KENT -- As Donald Trump was sworn in as the 45th president of the United States in Washington, D.C., Kent State University faculty, staff and students of many different ethnic backgrounds came together as one.

Students and faculty lined the entrance of the MAC Center for the Kent Inaugural Day Rally, many of which holding signs reading "Black Lives Matter" and "We The People."

KSU history professor Liz Smith-Pryor was one of the people who spearheaded this event, bringing together faculty and a variety of different student organizations, into one place to discuss their support of democracy, liberty, freedom and justice in the United States in the face of Trump's presidency.

"We really needed to have something locally," Smith-Pryor said. "Not everybody can make it to Washington, so we needed to have something on this campus. The point of today is to make this an event where we are talking about democracy, because many people do feel like it is at risk."

Handouts of the Constitution of the United States were given to the crowd, which formed in front of the MAC Center around noon. Leaders of a variety of student-led organizations spoke after everyone joined in for a recital of the Preamble to the United States Constitution.

"On Oct. 1, our group experienced chants of 'Build that wall!' said Rachel Mason, president of the Spanish And Latino Student Association. "That's a direct rhetoric from the future president of our country. Since then, our organization feels even more inclined to fight for those in the Latino and Spanish community. It is our responsibility to fight for them."

Students for Justice in Palestine made their voices heard as well.

"Donald Trump wants to move the U.S. Embassy to Jerusalem," said Yousof Mousa, president of the student organization. "That means us as a people don't exist. It means palestinians don't have a place in Palestine. Donald Trump makes it possible for our existence to not exist. Our president believes that. We're not going to be silent about this. We're burying silence today."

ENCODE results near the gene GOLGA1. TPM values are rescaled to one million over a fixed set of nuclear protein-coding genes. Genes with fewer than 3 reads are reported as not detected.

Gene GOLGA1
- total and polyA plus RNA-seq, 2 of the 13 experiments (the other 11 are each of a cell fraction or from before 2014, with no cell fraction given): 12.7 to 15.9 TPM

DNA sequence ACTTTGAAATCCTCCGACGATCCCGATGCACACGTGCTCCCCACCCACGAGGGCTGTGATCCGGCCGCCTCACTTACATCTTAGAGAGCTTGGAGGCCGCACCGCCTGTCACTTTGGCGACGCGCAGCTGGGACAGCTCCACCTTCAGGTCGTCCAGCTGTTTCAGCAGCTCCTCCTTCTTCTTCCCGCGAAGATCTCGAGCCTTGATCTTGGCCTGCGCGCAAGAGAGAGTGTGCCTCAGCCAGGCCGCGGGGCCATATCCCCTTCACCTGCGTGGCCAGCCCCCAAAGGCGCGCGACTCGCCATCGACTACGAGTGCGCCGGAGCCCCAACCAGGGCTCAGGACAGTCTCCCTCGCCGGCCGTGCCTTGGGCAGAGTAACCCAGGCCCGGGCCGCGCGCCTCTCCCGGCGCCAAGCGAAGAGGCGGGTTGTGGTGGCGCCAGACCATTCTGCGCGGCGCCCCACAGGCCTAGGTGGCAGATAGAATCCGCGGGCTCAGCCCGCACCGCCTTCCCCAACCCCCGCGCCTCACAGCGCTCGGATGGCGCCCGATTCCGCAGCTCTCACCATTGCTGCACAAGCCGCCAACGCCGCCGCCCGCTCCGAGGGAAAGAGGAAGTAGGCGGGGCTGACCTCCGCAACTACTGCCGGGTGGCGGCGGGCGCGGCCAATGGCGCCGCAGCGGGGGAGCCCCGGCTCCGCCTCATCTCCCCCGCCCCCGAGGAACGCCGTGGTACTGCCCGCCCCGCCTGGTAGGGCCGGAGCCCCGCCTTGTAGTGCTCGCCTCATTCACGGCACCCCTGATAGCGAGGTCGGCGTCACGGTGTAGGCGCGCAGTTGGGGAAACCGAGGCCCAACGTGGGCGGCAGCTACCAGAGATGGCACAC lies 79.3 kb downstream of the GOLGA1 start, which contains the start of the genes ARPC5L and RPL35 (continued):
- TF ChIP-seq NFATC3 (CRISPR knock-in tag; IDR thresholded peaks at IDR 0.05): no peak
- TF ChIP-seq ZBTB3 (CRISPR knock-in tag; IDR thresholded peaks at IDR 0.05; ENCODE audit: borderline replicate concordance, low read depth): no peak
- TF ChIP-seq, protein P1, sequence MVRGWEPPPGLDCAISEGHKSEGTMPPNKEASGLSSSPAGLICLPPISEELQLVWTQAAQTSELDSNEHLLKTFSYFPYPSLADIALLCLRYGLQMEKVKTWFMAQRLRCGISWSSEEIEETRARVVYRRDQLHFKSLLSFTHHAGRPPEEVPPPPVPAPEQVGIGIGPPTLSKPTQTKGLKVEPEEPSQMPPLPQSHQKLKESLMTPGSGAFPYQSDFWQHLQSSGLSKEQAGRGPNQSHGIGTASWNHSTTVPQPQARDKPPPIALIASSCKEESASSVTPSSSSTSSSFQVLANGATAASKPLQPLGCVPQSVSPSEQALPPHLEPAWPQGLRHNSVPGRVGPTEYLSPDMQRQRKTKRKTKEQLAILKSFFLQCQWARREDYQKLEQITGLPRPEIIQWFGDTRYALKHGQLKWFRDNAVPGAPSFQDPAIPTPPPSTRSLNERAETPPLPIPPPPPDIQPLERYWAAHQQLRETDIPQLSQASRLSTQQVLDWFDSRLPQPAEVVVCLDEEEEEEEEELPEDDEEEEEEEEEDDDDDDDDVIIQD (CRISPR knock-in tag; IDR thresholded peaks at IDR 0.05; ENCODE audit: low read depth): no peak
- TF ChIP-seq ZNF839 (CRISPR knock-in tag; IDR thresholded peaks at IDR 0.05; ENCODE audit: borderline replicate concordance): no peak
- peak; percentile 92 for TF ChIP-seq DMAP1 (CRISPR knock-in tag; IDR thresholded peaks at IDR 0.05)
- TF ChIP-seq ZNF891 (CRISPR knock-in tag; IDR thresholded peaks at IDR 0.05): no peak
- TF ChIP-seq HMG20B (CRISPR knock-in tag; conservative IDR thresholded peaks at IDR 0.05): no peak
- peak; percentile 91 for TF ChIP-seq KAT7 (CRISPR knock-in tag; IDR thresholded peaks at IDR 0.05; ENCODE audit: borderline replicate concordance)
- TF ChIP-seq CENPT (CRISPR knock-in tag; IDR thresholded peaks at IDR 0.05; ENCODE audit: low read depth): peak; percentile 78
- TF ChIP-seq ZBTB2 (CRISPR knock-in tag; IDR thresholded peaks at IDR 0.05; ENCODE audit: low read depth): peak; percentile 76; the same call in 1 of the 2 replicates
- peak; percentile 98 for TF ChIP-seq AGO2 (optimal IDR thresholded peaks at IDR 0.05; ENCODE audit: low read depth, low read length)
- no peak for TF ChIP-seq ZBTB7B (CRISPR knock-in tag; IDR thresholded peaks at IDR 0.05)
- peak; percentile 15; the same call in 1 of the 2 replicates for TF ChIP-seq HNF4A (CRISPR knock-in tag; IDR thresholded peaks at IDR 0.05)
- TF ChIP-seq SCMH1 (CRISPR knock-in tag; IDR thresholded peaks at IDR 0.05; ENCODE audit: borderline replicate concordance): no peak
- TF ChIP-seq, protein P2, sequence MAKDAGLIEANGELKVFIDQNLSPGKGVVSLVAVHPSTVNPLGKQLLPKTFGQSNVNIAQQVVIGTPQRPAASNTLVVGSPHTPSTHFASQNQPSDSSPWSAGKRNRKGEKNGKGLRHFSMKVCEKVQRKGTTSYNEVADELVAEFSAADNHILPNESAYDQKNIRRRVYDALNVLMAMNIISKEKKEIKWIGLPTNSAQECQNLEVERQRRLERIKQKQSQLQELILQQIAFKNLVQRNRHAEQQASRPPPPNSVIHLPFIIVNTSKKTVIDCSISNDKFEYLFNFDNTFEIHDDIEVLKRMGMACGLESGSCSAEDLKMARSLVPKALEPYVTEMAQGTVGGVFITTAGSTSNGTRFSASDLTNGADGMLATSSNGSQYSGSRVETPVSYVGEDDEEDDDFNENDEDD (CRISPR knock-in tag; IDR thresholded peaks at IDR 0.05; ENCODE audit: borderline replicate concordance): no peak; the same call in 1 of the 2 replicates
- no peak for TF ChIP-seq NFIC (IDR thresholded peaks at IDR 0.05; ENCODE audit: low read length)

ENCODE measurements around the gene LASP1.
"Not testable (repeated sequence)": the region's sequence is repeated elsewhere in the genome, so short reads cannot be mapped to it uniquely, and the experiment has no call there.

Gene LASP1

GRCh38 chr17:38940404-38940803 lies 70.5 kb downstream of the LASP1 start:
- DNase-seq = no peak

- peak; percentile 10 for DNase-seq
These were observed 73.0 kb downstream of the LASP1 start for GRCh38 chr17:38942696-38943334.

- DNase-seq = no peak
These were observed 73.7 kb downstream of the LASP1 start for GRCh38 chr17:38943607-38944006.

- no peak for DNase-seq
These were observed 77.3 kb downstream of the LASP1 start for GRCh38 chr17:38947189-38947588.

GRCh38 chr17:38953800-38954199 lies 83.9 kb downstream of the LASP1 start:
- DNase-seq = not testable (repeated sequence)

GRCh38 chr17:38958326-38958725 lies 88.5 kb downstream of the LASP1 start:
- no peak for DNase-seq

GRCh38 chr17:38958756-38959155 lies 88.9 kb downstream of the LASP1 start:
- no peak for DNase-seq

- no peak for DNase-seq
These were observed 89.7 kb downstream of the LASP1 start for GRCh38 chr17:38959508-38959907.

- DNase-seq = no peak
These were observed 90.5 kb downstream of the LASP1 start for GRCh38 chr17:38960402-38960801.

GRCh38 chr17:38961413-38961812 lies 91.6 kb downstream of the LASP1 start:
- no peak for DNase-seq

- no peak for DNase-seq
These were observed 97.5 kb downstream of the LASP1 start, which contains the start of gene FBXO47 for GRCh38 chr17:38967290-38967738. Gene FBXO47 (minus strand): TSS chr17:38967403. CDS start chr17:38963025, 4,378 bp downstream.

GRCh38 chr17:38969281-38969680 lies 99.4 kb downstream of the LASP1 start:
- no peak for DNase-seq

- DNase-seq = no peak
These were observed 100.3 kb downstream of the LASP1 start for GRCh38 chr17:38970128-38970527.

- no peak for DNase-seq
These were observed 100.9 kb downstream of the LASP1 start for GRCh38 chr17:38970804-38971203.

Lama Abu-Amara, Muslim Student Association president, echoed that statement.

"Donald J. Trump is getting sworn into office today," Abu-Amara said. "Considering that I am a member of the Muslim community and he has attacked Muslim throughout his campaign, there is no doubt that we will be standing together with our brothers and sisters from other marginalized groups in their battle for justice."

Jordan Roach represented the Native American Student Association at the rally.

"I have a lot of family members who have been in and out of (Standing Rock Indian Preservation) recently," Roach said. "When I was talking to people out there, the one thing they wanted me to do was remind people to not let anyone take our joy. We as human beings must refuse to allow anyone to take our joy."

Smith-Pryor said it's very important for people to come together as one, especially when the country is faced with an uphill battle.

"It's incredibly important," Smith-Pryor said. "One of the things we need to remember in the United States is that 'we are the people' and we need to have our voices heard."

Email: abugel@recordpub.com

Phone: 330-541-9400 ext. 4155